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Alternatives to a $70,000 personal loan

Depending on your credit, qualifying for a loan as large as $70,000 might be difficult. If you’re struggling to get approved, here are some other options to consider:

  • Add a cosigner: Having a cosigner could improve your chances of getting approved for a large personal loan. Even if you don’t need a cosigner to qualify, having one might get you a lower interest rate than you’d get on your own. A cosigner is responsible for making payments if you don't, and their credit score will be affected along with yours by any missed or late payments.
  • Apply for a home equity loan: If you’re a homeowner and have equity in your house, a home equity loan could be another way to get the funds you need. If you’re considering a home equity loan vs. a personal loan, keep in mind that you might get a lower interest rate on a home equity loan because it’s secured by your house. However, this also means your home could be at risk if you miss payments.
  • Consider a HELOC: Home equity lines of credit (HELOCs) are another way to access the equity in your house if you’re a homeowner. But unlike home equity loans, HELOCS are a type of revolving credit that you can repeatedly draw on and pay off — similar to a credit card. But because your home acts as collateral, you risk losing it if you can’t keep up with your payments.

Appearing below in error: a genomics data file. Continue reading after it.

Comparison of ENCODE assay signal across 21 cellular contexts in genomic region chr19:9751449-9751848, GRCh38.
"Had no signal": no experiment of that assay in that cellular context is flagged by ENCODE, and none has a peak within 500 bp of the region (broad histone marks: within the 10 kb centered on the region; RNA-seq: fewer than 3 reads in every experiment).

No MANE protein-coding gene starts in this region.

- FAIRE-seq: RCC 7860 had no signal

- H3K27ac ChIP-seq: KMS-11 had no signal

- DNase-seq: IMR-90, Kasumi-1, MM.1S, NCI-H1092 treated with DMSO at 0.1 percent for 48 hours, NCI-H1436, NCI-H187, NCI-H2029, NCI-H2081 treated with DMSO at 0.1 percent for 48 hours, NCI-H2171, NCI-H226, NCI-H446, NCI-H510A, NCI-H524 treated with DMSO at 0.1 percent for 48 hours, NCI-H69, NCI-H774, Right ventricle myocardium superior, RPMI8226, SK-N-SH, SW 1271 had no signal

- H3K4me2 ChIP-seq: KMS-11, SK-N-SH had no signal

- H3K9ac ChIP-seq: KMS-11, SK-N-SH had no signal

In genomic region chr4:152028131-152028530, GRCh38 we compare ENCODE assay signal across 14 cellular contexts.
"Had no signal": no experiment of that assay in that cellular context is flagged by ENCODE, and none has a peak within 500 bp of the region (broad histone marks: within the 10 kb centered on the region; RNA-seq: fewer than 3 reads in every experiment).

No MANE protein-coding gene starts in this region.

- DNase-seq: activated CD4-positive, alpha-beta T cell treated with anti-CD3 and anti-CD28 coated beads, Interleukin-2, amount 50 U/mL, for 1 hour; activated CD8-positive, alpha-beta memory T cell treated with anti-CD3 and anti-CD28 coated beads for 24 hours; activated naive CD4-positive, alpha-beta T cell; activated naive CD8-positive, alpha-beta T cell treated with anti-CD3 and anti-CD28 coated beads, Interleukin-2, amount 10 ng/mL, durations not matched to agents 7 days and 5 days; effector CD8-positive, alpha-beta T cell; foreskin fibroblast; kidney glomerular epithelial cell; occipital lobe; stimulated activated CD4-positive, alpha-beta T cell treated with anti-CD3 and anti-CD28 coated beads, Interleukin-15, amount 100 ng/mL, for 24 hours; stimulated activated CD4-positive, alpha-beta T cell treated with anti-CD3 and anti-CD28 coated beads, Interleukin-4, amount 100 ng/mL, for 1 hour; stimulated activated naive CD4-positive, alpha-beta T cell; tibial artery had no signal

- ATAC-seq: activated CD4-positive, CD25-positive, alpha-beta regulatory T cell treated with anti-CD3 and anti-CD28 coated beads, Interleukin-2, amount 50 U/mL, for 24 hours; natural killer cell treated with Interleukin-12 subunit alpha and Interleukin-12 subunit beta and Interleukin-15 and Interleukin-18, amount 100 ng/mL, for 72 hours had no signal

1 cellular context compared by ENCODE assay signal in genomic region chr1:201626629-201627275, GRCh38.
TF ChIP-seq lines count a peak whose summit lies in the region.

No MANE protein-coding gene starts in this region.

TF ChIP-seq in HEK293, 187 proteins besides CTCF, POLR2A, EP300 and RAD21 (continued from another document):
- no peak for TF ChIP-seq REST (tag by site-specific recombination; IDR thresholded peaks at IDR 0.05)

• Take out a smaller loan: If you can borrow less than $70,000, you might have an easier time qualifying for a loan. For example, several lenders offer $50,000 personal loans.
  • Use a reverse mortgage: If you’re 62 or older and live in your property as your primary residence, you can apply for a reverse mortgage to finance major purchases or to supplement your retirement. However, keep in mind that if you die or move out of the home, the loan will have to be repaid — typically by selling the house.

Use your home to get better rates

Find a HELOC

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Meet the expert:
Kat Tretina

Kat Tretina is a freelance writer specializing in personal finance. Her work has been published in The Wall Street Journal's Buy Side, U.S. News, and Money.com.